Felicia Persaud (26512)
Felicia Persaud

While the focus has been on the end of Title 42 and the “chaos” at the U.S. southern border, a much more important immigration story occurred in Florida last week. Here are three immigration stories you should know and be following.

1: Is Florida now ‘the Arizona’ of 2023? 

With the stroke of his pen, Florida’s power-drunk governor, Ron Death Santis, signed a measure into law on May 10 that is comparable to Arizona’s SB 1070 of 2010. 

The Support Our Law Enforcement and Safe Neighborhoods Act of Arizona, or the “Show Me Your Papers” law, was the broadest and strictest anti-illegal immigration law in the United States when passed in 2010. On May 10, Florida topped it with Senate Bill 1718. This new law now makes any Floridian “who knowingly and willfully transports an undocumented individual into the state” a human smuggler, which comes with serious criminal penalties, including allowing for prosecution under the Florida Racketeer Influenced and Corrupt Organization (RICO) Act. 

The law also prohibits local governments in the state from issuing identification cards (ID) to undocumented immigrants and invalidates driver’s licenses issued to those without legal status who have moved to Florida from other states. The law also requires hospitals to collect and submit data about the costs of providing healthcare to the undocumented and requires private employers with 25 or more employees to use the E-Verify system to confirm a new employee’s employment eligibility to work legally. 

As many companies and tour operators did during the Arizona madness, they must now boycott Florida as a place to hold events, travel, or do business to save Floridians from the madman Republican voters have unleashed. 

2: Two extremes at play over end of Title 42

There is no doubt that the situation playing out at the U.S. southern border is unsustainable. The end of Title 42 will bring new challenges, but in trying to solve the surge at the border without help from the Congress, the Biden administration has said border authorities will deny asylum to most migrants who arrive at an official port of entry along the U.S.-Mexico border without having first applied for asylum in a third country traversed along the way. Migrants who do not schedule an appointment at a point of entry or use other available humanitarian programs will be deported to their home countries.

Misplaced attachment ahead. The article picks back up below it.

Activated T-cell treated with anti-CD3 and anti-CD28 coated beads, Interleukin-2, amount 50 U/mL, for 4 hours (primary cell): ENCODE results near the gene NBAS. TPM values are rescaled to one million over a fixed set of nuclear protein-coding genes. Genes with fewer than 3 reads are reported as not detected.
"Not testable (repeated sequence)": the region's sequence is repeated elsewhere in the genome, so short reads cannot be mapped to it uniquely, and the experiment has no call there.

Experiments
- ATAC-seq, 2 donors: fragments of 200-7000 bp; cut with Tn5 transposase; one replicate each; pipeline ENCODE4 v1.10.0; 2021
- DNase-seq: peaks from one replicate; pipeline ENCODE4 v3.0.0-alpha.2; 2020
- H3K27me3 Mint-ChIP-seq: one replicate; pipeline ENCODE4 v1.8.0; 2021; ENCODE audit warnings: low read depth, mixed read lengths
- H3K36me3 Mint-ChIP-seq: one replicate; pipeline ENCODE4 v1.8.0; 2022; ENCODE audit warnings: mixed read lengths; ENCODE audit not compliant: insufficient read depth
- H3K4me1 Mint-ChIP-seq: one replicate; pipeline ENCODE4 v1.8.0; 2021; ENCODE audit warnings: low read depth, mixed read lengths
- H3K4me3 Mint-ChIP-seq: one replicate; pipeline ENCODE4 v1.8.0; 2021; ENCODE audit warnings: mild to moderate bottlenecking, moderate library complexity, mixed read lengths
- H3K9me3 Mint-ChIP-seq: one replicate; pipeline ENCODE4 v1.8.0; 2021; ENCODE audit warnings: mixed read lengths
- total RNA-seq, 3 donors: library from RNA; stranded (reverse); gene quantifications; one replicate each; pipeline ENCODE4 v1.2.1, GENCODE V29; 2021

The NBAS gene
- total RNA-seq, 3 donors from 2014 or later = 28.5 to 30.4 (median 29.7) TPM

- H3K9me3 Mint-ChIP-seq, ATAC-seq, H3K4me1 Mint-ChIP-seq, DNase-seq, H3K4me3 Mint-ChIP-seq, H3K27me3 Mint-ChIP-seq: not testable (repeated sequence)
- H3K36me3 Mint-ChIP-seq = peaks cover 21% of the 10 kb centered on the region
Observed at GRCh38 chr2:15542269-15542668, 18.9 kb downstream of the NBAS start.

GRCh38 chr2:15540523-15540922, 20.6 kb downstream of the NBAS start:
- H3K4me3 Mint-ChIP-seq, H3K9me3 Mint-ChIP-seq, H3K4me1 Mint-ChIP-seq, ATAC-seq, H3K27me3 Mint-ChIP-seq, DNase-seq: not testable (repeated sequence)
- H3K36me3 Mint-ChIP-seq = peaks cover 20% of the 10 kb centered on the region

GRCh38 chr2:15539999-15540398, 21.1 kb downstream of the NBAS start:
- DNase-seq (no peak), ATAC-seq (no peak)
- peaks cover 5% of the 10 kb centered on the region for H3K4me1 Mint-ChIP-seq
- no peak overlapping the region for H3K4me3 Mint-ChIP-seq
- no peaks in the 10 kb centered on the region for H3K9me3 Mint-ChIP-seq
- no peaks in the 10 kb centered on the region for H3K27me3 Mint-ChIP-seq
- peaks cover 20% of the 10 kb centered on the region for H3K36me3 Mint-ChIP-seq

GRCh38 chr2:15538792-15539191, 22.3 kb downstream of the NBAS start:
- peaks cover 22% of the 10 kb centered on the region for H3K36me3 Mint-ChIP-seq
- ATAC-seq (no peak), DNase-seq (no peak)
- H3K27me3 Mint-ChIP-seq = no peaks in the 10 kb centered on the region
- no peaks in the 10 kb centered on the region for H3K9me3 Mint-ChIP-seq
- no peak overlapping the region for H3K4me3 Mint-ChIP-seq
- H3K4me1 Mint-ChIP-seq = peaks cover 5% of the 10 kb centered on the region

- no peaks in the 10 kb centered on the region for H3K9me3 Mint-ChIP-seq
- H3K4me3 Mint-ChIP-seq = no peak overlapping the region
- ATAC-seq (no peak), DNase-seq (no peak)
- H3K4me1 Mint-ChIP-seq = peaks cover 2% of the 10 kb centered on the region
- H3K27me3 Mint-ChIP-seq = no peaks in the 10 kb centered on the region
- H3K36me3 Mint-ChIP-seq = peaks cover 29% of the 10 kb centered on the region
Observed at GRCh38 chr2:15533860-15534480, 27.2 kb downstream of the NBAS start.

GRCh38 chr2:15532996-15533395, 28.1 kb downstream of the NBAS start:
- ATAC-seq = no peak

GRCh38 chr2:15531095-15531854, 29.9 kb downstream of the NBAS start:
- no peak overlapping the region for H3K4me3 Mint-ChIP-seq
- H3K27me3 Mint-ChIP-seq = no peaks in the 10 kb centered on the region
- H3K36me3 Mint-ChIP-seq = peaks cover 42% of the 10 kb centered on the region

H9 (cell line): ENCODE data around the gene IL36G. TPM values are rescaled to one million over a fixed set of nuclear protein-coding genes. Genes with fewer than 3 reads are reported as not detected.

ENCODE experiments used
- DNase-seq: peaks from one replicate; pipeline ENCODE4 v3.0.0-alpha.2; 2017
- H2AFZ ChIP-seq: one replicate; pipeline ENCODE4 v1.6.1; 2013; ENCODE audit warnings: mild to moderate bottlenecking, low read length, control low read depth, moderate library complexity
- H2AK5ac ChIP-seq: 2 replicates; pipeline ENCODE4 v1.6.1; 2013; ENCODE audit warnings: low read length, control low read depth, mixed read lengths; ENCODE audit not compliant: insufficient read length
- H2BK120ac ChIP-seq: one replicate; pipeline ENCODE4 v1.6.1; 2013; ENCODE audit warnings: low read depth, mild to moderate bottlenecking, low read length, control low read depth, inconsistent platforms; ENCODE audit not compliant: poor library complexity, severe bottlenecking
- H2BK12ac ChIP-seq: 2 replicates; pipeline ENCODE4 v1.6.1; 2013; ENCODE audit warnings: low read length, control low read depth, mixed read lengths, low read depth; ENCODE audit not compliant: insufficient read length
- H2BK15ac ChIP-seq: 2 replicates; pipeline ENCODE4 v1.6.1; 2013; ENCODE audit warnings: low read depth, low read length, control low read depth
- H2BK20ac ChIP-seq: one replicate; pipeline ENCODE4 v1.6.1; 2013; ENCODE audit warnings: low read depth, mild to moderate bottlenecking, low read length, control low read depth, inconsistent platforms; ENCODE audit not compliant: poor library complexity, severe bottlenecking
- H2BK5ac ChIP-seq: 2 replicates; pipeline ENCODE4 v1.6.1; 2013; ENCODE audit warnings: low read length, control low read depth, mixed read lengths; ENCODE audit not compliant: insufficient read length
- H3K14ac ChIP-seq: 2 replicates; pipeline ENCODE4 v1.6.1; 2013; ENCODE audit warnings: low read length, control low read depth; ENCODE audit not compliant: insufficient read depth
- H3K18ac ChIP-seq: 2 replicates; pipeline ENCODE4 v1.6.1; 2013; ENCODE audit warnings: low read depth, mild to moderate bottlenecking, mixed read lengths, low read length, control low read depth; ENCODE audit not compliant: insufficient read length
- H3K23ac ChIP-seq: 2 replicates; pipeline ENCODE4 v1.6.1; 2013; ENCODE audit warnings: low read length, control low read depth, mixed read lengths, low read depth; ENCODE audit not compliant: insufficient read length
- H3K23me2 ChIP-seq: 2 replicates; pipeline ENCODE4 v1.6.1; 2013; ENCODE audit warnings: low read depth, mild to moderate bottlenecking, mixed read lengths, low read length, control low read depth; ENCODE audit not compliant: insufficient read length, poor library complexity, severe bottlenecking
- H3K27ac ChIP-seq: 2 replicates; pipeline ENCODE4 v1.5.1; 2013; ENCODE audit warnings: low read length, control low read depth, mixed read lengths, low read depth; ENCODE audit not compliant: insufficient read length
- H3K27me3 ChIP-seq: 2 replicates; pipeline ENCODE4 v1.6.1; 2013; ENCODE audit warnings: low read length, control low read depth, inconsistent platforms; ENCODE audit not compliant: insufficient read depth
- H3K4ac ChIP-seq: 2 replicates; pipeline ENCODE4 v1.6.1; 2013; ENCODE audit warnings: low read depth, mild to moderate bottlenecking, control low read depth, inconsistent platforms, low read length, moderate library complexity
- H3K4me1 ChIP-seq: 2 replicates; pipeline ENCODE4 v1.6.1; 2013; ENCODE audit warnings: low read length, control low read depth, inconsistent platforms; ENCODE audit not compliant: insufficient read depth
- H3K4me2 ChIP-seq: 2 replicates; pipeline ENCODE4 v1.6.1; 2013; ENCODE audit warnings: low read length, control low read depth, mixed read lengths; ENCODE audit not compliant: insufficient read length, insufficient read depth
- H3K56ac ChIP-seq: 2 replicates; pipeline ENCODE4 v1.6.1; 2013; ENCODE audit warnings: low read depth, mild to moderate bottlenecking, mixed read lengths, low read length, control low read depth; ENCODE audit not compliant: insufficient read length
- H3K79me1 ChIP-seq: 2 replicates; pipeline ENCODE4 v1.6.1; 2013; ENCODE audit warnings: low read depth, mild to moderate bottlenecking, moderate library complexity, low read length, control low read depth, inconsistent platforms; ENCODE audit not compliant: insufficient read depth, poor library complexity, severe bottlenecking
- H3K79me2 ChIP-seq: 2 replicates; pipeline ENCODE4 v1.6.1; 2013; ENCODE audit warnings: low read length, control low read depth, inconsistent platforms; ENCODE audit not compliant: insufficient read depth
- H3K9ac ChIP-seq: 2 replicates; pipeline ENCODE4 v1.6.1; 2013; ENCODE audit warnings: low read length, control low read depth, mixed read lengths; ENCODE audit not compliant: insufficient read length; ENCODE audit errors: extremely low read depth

The policy is aimed at sending a strong message that there will be no entry at the border and saving cities that are struggling under the burden of a huge influx of people seeking asylum.

Sadly, again we have two extremes at play on what needs to be a commonsense solution. Immigration advocates represented by the American Civil Liberties Union filed a legal challenge against the new asylum bars, claiming the administration changes violate U.S. and international laws on asylum.

Right-wing Republicans, for their part, slammed Biden for easing the Trumpian policy while those in Congress, except for two, passed the Secure the Border Act of 2023 that offers no solution to the crisis yet again. All it would do is mandate that Customs and Border Protection hire enough Border Patrol agents to maintain a staff of 22,000, develop a plan to upgrade existing technology to make sure agents are well-equipped, and require the Homeland Security secretary to resume construction of Trump’s border wall. 

How will that solve anything? There can be no far-left or far-right fix for this issue. There has to be a common-sense tough approach. The administration is right: People should not have to show up at the U.S. border to apply for asylum. The madness has left cities burdened with an influx of people and a system in dire backlog, while many migrants who have been living here for years, paying taxes and awaiting work permits and green cards, are shoved to the back burner. This cannot be allowed to continue. Let’s be guided by rationale. 

3: Say a prayer 

Say a prayer for the family of a Honduran migrant teen who are now planning his funeral. The minor, whose name has not been released, died on May 10 while housed at a Florida shelter and under the care of the U.S. Department of Health and Human Services’ Office of Refugee Resettlement, according to a congressional notice obtained by CNN. Ironically, it was the same day Governor Death Santis signed his fascist immigration bill into law. 

The 17-year-old was initially placed at Gulf Coast Jewish Family and Community Services in Safety Harbor, Florida, on May 5, but was taken to Mease Countryside Hospital in Safety Harbor Wednesday morning after being found unconscious. He was pronounced dead an hour later despite resuscitation attempts. An investigation by a medical examiner is underway.

Another unaccompanied migrant child, also from Honduras, died in U.S. government custody in March. The 4-year-old child was “medically fragile” and had been admitted to the Bronson Methodist Hospital’s pediatric intensive care unit in Kalamazoo, Michigan, after suffering cardiac arrest.

A sad end to two young lives. May their souls rest in peace. 

The writer is publisher of NewsAmericasNow.com – The Black Immigrant Daily News.

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